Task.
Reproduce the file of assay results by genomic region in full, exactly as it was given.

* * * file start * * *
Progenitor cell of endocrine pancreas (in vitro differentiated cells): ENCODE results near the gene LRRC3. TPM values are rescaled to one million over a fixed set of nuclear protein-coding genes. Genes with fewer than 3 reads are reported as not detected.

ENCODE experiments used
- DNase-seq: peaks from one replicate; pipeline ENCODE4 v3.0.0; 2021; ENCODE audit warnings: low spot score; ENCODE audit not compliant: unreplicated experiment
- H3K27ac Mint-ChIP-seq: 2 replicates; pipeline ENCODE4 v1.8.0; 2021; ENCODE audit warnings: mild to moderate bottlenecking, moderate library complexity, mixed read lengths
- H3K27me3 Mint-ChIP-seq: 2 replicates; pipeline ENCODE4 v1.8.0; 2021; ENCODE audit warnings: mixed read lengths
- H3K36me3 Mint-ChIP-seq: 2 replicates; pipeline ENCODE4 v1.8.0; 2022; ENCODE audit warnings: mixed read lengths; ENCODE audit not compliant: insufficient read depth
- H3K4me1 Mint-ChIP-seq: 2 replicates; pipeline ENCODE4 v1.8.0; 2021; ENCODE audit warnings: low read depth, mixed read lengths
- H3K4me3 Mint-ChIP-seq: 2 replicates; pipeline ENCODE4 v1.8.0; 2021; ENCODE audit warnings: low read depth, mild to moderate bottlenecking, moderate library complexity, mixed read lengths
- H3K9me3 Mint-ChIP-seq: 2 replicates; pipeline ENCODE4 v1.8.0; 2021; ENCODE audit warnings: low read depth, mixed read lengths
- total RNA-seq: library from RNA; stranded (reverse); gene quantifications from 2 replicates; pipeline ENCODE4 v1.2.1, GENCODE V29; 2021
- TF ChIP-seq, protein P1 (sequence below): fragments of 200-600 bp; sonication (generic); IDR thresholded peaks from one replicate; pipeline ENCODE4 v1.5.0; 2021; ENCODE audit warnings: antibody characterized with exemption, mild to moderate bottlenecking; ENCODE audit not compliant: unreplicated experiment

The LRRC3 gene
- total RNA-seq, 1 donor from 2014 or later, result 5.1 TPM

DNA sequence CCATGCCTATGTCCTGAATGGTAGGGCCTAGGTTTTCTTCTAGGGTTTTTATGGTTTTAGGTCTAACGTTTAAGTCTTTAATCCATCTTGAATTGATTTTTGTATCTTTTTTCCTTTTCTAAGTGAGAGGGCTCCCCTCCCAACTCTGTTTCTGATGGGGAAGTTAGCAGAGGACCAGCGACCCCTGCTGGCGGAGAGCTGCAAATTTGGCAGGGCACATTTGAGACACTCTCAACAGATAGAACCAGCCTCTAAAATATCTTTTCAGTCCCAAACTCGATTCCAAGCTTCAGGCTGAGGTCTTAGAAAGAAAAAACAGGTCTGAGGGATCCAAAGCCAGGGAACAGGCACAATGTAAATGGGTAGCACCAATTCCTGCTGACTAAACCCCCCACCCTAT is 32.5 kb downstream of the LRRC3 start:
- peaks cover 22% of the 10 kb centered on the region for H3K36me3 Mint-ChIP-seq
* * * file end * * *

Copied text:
Progenitor cell of endocrine pancreas (in vitro differentiated cells): ENCODE results near the gene LRRC3. TPM values are rescaled to one million over a fixed set of nuclear protein-coding genes. Genes with fewer than 3 reads are reported as not detected.

ENCODE experiments used
- DNase-seq: peaks from one replicate; pipeline ENCODE4 v3.0.0; 2021; ENCODE audit warnings: low spot score; ENCODE audit not compliant: unreplicated experiment
- H3K27ac Mint-ChIP-seq: 2 replicates; pipeline ENCODE4 v1.8.0; 2021; ENCODE audit warnings: mild to moderate bottlenecking, moderate library complexity, mixed read lengths
- H3K27me3 Mint-ChIP-seq: 2 replicates; pipeline ENCODE4 v1.8.0; 2021; ENCODE audit warnings: mixed read lengths
- H3K36me3 Mint-ChIP-seq: 2 replicates; pipeline ENCODE4 v1.8.0; 2022; ENCODE audit warnings: mixed read lengths; ENCODE audit not compliant: insufficient read depth
- H3K4me1 Mint-ChIP-seq: 2 replicates; pipeline ENCODE4 v1.8.0; 2021; ENCODE audit warnings: low read depth, mixed read lengths
- H3K4me3 Mint-ChIP-seq: 2 replicates; pipeline ENCODE4 v1.8.0; 2021; ENCODE audit warnings: low read depth, mild to moderate bottlenecking, moderate library complexity, mixed read lengths
- H3K9me3 Mint-ChIP-seq: 2 replicates; pipeline ENCODE4 v1.8.0; 2021; ENCODE audit warnings: low read depth, mixed read lengths
- total RNA-seq: library from RNA; stranded (reverse); gene quantifications from 2 replicates; pipeline ENCODE4 v1.2.1, GENCODE V29; 2021
- TF ChIP-seq, protein P1 (sequence below): fragments of 200-600 bp; sonication (generic); IDR thresholded peaks from one replicate; pipeline ENCODE4 v1.5.0; 2021; ENCODE audit warnings: antibody characterized with exemption, mild to moderate bottlenecking; ENCODE audit not compliant: unreplicated experiment

The LRRC3 gene
- total RNA-seq, 1 donor from 2014 or later, result 5.1 TPM

DNA sequence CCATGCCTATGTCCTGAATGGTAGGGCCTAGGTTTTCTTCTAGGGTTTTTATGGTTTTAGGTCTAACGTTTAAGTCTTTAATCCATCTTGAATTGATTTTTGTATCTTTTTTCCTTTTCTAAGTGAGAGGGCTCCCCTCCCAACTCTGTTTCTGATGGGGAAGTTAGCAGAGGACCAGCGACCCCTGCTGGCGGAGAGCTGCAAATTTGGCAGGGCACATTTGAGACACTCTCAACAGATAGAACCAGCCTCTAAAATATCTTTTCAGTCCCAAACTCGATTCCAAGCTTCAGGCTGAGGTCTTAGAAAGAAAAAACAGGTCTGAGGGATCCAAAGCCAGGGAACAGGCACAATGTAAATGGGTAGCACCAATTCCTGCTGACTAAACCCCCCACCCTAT is 32.5 kb downstream of the LRRC3 start:
- peaks cover 22% of the 10 kb centered on the region for H3K36me3 Mint-ChIP-seq